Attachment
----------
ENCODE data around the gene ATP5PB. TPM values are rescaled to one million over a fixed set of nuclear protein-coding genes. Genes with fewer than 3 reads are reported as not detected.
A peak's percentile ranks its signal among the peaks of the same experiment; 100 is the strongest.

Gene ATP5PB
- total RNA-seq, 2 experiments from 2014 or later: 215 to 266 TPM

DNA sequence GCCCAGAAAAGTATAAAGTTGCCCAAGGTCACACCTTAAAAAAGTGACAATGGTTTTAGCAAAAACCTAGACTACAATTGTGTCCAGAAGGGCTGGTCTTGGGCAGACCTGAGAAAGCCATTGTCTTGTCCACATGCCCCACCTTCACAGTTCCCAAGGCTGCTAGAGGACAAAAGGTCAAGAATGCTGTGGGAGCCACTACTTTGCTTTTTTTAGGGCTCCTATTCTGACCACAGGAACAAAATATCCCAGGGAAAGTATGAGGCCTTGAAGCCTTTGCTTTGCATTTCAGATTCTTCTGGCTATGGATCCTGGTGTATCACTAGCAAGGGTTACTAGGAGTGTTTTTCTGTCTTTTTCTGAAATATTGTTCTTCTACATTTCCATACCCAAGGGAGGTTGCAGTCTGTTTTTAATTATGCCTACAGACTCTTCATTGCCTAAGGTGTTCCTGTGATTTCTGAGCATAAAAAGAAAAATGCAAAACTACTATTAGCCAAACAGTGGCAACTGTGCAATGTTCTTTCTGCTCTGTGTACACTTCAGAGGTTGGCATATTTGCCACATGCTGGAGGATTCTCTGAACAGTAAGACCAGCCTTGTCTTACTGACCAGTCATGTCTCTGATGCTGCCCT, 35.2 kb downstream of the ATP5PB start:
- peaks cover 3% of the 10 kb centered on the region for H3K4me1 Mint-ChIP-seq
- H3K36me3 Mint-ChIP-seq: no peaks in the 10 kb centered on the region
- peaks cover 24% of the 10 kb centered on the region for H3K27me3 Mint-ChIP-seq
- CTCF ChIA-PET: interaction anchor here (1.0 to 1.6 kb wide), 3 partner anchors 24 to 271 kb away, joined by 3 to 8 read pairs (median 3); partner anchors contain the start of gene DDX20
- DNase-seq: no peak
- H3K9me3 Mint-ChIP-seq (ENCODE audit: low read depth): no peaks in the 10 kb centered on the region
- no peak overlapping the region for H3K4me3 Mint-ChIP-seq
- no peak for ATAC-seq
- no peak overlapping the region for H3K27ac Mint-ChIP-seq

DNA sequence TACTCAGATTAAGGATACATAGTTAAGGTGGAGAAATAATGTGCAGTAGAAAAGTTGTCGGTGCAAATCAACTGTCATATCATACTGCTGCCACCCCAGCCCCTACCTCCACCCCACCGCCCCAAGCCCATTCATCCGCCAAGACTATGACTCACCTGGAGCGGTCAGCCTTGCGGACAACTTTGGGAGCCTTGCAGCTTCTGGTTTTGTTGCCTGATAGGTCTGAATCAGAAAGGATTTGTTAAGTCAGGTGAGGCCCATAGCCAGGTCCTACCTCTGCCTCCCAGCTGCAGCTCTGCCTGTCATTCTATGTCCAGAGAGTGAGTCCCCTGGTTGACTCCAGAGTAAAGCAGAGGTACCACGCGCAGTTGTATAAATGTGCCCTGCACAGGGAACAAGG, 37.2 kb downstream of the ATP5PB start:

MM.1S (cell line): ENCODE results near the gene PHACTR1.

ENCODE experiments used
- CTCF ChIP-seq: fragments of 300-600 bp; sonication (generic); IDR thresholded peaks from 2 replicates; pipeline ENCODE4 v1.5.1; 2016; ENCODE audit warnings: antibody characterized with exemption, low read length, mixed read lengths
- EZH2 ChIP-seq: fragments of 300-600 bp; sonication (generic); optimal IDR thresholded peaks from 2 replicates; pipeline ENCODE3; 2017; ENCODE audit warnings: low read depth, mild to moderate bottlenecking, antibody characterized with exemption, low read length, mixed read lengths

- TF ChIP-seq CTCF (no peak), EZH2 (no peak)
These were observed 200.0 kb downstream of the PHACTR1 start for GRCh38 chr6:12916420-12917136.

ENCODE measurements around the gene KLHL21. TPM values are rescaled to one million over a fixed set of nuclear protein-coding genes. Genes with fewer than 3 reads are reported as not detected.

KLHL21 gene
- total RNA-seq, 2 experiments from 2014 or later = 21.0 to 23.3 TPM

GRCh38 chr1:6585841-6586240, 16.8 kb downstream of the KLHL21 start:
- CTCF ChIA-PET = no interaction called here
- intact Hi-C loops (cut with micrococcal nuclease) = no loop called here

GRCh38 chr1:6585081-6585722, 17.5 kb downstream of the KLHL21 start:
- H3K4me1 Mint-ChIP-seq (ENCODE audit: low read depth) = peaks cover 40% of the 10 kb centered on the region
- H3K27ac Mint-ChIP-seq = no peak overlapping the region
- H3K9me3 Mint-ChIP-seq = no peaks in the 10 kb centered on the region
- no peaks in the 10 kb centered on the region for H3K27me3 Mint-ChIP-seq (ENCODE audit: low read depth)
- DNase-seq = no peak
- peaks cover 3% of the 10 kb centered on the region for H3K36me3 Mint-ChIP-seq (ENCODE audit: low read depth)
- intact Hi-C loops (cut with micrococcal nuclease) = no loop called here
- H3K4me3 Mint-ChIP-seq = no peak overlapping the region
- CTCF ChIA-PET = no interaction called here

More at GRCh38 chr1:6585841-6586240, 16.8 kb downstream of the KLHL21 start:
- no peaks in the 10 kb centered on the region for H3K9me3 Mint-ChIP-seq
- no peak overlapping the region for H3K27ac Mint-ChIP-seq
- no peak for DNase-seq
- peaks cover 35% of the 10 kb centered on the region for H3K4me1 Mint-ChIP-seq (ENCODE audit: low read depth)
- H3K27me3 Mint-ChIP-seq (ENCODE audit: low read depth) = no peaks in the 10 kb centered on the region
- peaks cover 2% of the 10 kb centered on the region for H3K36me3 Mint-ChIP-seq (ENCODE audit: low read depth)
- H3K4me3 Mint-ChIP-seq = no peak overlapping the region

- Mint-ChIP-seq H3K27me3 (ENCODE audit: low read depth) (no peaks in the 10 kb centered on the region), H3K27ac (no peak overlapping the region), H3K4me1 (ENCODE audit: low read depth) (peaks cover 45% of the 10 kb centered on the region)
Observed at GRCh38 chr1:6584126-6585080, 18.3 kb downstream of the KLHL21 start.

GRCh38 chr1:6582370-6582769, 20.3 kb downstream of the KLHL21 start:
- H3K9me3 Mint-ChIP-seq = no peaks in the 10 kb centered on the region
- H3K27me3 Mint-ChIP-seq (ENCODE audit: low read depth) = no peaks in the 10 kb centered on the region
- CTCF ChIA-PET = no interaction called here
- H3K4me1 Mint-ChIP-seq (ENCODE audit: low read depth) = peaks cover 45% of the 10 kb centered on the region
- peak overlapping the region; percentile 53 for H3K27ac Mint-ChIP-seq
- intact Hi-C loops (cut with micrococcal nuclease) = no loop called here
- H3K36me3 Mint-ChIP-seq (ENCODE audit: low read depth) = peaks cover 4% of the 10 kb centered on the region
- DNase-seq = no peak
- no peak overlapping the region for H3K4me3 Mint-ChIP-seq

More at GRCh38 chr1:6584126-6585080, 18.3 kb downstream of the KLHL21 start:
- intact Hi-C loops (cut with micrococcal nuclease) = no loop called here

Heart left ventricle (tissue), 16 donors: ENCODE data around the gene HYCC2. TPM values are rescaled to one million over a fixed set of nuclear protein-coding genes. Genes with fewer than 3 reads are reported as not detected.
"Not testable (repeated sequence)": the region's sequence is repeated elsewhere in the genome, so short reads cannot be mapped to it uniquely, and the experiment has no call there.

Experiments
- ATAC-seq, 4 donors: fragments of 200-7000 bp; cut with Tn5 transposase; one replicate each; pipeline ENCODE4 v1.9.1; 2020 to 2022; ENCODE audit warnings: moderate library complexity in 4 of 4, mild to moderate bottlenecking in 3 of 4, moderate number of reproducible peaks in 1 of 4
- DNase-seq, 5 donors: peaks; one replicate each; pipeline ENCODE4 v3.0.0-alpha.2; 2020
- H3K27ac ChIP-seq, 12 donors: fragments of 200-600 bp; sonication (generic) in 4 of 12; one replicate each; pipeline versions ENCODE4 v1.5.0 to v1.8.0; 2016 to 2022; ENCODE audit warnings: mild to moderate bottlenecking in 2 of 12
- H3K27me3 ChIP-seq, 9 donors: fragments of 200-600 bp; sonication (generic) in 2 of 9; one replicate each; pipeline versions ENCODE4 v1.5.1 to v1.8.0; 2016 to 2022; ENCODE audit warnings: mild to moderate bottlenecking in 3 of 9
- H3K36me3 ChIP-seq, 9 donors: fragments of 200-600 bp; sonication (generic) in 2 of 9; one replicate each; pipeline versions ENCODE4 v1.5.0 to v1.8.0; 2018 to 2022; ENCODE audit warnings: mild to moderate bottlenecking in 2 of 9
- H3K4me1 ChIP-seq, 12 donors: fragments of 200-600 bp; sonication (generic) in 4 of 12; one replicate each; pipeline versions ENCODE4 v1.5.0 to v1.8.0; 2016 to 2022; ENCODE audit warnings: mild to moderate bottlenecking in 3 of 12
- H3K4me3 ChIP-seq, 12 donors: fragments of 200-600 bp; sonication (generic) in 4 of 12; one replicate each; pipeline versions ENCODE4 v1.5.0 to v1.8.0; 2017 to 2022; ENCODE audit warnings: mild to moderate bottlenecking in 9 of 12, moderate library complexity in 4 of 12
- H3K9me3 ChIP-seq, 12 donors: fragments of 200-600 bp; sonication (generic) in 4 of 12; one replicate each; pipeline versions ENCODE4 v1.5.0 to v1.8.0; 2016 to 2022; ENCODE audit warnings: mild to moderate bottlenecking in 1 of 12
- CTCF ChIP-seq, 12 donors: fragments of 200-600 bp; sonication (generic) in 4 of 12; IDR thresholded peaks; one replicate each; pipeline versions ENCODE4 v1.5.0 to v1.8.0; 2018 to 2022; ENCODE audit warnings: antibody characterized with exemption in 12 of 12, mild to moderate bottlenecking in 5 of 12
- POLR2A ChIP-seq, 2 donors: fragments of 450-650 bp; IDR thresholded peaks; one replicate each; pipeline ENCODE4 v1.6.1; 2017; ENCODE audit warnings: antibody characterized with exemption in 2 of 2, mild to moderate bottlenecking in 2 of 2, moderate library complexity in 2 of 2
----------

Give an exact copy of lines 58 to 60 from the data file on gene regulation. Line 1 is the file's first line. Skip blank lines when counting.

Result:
More at GRCh38 chr1:6584126-6585080, 18.3 kb downstream of the KLHL21 start:
- intact Hi-C loops (cut with micrococcal nuclease) = no loop called here

Heart left ventricle (tissue), 16 donors: ENCODE data around the gene HYCC2. TPM values are rescaled to one million over a fixed set of nuclear protein-coding genes. Genes with fewer than 3 reads are reported as not detected.